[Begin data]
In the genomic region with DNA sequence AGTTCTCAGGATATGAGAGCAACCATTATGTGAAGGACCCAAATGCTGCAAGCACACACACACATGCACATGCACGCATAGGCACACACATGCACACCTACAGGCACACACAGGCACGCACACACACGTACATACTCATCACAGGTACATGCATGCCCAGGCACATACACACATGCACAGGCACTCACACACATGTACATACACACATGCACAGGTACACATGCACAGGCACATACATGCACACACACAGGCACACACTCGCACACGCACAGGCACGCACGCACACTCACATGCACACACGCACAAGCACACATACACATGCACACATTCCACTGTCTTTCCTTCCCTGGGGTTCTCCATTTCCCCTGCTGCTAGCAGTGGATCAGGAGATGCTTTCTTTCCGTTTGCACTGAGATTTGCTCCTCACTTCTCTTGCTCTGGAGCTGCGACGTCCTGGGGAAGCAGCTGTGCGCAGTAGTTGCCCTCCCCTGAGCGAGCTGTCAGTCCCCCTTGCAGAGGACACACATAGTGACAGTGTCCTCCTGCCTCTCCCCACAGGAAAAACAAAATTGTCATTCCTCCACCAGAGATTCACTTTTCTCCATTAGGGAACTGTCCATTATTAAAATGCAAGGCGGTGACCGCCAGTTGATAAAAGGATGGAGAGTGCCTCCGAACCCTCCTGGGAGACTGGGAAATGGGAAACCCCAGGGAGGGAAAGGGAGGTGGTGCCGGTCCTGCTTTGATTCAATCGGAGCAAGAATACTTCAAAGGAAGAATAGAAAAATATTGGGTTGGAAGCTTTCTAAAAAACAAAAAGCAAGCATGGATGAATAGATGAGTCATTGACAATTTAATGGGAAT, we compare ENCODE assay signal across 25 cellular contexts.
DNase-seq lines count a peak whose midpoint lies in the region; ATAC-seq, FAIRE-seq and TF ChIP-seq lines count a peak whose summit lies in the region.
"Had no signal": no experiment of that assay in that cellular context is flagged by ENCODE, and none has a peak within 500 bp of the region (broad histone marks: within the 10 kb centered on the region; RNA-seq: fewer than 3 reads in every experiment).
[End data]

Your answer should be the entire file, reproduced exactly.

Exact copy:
In the genomic region with DNA sequence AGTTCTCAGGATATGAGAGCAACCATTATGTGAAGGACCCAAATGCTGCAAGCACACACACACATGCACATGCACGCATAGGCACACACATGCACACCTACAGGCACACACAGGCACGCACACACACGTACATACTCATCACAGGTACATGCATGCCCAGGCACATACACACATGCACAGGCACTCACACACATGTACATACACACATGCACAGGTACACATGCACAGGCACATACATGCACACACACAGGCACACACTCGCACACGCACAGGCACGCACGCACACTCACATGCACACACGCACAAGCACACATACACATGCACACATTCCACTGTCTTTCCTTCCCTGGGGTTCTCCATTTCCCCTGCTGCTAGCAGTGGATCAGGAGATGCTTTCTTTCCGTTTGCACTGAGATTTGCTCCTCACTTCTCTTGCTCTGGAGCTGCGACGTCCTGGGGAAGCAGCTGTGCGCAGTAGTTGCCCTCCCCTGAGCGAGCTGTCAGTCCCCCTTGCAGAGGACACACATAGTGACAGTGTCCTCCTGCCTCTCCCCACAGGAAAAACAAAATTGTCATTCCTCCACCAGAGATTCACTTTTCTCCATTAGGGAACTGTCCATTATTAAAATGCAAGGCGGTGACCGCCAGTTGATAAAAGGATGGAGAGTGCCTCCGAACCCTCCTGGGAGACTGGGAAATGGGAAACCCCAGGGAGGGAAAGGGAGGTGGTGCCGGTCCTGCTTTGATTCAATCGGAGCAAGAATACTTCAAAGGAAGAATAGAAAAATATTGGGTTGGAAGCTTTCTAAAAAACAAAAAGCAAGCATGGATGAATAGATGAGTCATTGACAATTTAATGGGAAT, we compare ENCODE assay signal across 25 cellular contexts.
DNase-seq lines count a peak whose midpoint lies in the region; ATAC-seq, FAIRE-seq and TF ChIP-seq lines count a peak whose summit lies in the region.
"Had no signal": no experiment of that assay in that cellular context is flagged by ENCODE, and none has a peak within 500 bp of the region (broad histone marks: within the 10 kb centered on the region; RNA-seq: fewer than 3 reads in every experiment).